I used many replications of the angular, spiky form of the text of Presents of Mind’s fourth piece, ‘Broken Pane’, to make a derived image: ‘De-Structure’, part of which is shown here.
The fabric of an ordered, connected system is being torn apart, attacked by an airborne, fire-breathing dragon, which is composed of the twenty rudimentary pieces severed and missing from the former whole.
Visible in the nodes of the rest of the grid-like framework are whirling gyroscopes – emblems of vitality and inner energies – which are diminished and unbalanced with proximity to the damaged zone.
You could look at this in different ways.
Is it the psyche, resilient in part, but suffering the ongoing assaults described in the piece, where wounds and woes multiply, continuing their proliferating harm long after they began their disturbing work, in new forms of self-sabotage? The injured fabric is electrified, alarmed, while the dragon-brute appropriates the parts it destroys and feeds on the energies it steals, to become blacker still.
And yet, isn’t it also just a puffed-up, winged worm?
Could there even be a good purpose being served by this seemingly toxic process – maybe as a perpetual witness to honour the original wounding?
Or is this the marshalled resolve and courage of assertive resistance in action, strengthened by the restoration of self-esteem, taking down the steely bars of an imprisoning structure, its brittle rigidity, lifeless rules and suffocating limitations. The freedom-fighter recapturing for good the hijacked powers and faculties once used to suppress, oppress and depress.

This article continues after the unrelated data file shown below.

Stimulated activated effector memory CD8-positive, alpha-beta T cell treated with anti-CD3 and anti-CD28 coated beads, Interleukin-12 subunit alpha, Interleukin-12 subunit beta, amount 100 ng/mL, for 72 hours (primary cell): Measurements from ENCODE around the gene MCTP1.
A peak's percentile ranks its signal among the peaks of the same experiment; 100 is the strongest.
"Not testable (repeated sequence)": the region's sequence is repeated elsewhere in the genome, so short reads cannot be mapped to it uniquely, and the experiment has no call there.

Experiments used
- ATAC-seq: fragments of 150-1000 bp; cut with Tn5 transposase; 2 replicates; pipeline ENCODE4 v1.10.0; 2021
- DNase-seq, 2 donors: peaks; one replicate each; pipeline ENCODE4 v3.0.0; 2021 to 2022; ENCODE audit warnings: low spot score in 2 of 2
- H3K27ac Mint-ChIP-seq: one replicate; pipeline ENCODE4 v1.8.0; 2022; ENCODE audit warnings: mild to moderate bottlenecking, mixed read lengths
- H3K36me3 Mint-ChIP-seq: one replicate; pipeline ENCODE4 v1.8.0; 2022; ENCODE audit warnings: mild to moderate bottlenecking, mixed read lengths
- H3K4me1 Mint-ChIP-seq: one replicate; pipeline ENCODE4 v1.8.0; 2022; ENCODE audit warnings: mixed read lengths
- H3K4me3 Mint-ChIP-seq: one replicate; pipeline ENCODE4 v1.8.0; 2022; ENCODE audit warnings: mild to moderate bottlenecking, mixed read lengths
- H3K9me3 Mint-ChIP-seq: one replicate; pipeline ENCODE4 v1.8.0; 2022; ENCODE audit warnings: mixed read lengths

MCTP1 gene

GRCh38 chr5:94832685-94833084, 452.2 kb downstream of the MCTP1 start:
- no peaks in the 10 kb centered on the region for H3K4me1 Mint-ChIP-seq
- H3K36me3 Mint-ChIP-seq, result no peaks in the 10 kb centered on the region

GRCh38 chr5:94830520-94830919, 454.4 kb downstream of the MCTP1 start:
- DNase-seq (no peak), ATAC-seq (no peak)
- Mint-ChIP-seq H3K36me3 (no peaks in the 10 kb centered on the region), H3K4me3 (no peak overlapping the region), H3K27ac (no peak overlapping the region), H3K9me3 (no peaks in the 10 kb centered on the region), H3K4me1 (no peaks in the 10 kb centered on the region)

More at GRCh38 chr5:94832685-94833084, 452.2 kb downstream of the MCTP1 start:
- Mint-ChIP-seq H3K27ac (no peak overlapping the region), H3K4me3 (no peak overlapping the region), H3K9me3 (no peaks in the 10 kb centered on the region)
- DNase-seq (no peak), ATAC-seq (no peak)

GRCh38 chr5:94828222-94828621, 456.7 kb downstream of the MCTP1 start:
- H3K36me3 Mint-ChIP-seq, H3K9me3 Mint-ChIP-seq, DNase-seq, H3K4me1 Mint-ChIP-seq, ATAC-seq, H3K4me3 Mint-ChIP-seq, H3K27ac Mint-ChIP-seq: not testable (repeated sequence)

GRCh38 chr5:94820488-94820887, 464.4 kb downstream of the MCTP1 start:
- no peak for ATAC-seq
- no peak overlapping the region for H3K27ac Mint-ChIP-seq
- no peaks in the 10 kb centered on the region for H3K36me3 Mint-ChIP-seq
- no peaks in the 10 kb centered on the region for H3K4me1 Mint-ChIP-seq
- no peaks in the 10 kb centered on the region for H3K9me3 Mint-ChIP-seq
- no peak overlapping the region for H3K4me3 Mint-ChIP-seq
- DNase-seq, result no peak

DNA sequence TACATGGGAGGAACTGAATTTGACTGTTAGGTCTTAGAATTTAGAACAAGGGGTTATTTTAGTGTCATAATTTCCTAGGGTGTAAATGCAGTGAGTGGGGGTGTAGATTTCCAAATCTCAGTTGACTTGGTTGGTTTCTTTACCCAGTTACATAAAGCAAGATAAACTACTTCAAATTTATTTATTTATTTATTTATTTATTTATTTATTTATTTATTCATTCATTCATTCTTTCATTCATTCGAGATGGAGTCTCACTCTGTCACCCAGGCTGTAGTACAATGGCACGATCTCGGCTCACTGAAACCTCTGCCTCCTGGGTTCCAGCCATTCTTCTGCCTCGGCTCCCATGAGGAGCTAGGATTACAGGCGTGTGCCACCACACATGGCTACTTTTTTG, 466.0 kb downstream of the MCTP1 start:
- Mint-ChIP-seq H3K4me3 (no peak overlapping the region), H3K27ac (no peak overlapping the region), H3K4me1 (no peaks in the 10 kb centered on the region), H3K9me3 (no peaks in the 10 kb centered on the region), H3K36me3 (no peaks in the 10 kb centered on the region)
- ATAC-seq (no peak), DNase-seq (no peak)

And are these bars of another’s making, or one’s own – or both?
Is this the work of unacknowledged, alienated psychological fragments at odds with the powers of repression, or seeking to consume rather than be consumed?
Or a vignette of a moment in a cyclic motif: the tired, old frame being dismantled, while the sum of its fluid energies is preserved and repurposed, to be rebuilt and expressed anew in another, as yet unknown, form? Growth to be obtained perhaps by naturally reformulating an outmoded, inhibiting regime into a new better-fitting skin?
A reader told me she thought I had made a mistake in calling this a book about therapy – that it is much more than that. I think we are both right. It is about metaphors of the mind as a world, and the world as a mind: cellular, individual and universal struggles for identity and wholeness, and balances and transfers of power; personal tensions within the mind, and those existing between minds, communities, and alliances on any scale.
The sharp, jagged, shattered shape of the original piece*, looking also like an archetypal ‘wicked witch on a broomstick’, has resonance with its words – about the repeating nature of visitations of woundedness and harm. ‘De-structure’ amplifies this and broadens its relevance.
This is an example of what I mean by metaphform – where themes flow like an underground river through both the poetry of a piece and its form – and also its derived imagery.